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Faan slideshow food allergies mevsd version-1
 

Faan slideshow food allergies mevsd version-1

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  • Developed by Patty Price RN, BSN District Nurse 8/2011

Faan slideshow food allergies mevsd version-1 Faan slideshow food allergies mevsd version-1 Presentation Transcript

  • MILFORD EXEMPTED VILLAGE SCHOOL DISTRICT 8/2011
  •  
    • The role of the immune system is to protect the body from germs and disease
    • A food allergy is an abnormal response by the immune system to a food protein
    • When the food is eaten, the immune system thinks the food is harmful and releases histamine and other chemicals to “attack” the enemy
    • There is no cure for food allergy
    • Complete and strict avoidance of the food is the only way to prevent a reaction
    • Eight foods cause 90% of the allergic reactions in
    • the United States:
    • Milk
    • Peanuts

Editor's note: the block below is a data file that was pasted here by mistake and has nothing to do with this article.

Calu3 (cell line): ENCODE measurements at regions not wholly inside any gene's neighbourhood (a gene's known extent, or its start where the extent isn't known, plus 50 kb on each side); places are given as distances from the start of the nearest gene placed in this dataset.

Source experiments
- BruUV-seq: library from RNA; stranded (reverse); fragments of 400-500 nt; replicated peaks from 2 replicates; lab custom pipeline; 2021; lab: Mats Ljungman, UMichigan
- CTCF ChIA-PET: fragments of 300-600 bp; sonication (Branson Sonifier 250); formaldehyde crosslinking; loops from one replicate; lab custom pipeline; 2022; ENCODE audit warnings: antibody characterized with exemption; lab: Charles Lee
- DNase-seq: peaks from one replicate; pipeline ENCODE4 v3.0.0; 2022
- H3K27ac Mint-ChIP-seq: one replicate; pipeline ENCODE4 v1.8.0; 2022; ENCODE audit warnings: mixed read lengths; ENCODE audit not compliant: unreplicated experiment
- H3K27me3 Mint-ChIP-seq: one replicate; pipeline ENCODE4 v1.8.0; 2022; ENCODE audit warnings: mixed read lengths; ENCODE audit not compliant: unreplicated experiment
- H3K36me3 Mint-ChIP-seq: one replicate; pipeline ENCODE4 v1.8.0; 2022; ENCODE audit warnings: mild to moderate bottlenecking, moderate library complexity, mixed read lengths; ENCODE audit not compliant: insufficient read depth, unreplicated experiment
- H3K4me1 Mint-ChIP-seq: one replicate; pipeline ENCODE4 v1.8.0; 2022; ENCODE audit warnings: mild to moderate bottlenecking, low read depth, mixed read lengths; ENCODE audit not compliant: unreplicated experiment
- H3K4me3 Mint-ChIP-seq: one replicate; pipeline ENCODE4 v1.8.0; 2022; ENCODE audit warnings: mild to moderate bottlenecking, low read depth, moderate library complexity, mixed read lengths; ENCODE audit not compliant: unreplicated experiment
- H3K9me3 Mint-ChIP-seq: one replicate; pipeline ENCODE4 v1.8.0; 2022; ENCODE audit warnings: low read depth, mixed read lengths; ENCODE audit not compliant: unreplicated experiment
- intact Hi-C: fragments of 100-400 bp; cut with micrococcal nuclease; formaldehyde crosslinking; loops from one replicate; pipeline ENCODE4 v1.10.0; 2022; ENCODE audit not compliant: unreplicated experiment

• Eggs
    • Tree Nuts (e.g., walnuts, pecans, etc.)
    • Wheat
    • Fish
    • Soy
    • Shellfish
    • 4% of U.S. population or 12 million Americans (1 in 25) have a food allergy
    • Children are the largest group affected
      • 4 to 6% of children have a food allergy
      • Growing problem…peanut allergy doubled in children over a five-year period (1997 – 2002)
  • Trouble swallowing Shortness of breath Repetitive coughing Voice change Nausea & vomiting Diarrhea Abdominal cramping Drop in blood pressure Loss of consciousness Swelling Hives Eczema Itchy red rash
    • A serious allergic reaction that is rapid in onset and may cause death
    • Each year in the U.S. anaphylaxis to food causes an estimated 50,000 to 125,000 emergency room visits, depending on the source
    • Individuals with food allergy plus asthma are at greatest risk for a serious reaction
    • Prompt administration of epinephrine is key to surviving anaphylaxis
    • Prescribed as auto-injectors (such as EpiPen ® or Twinject ® )
  •  
    • Totally avoid food allergens
      • Wise food choices through vigilant label reading and asking questions
      • Careful food preparation and cleanup
    • Be prepared in case of a reaction
    • Read every label every time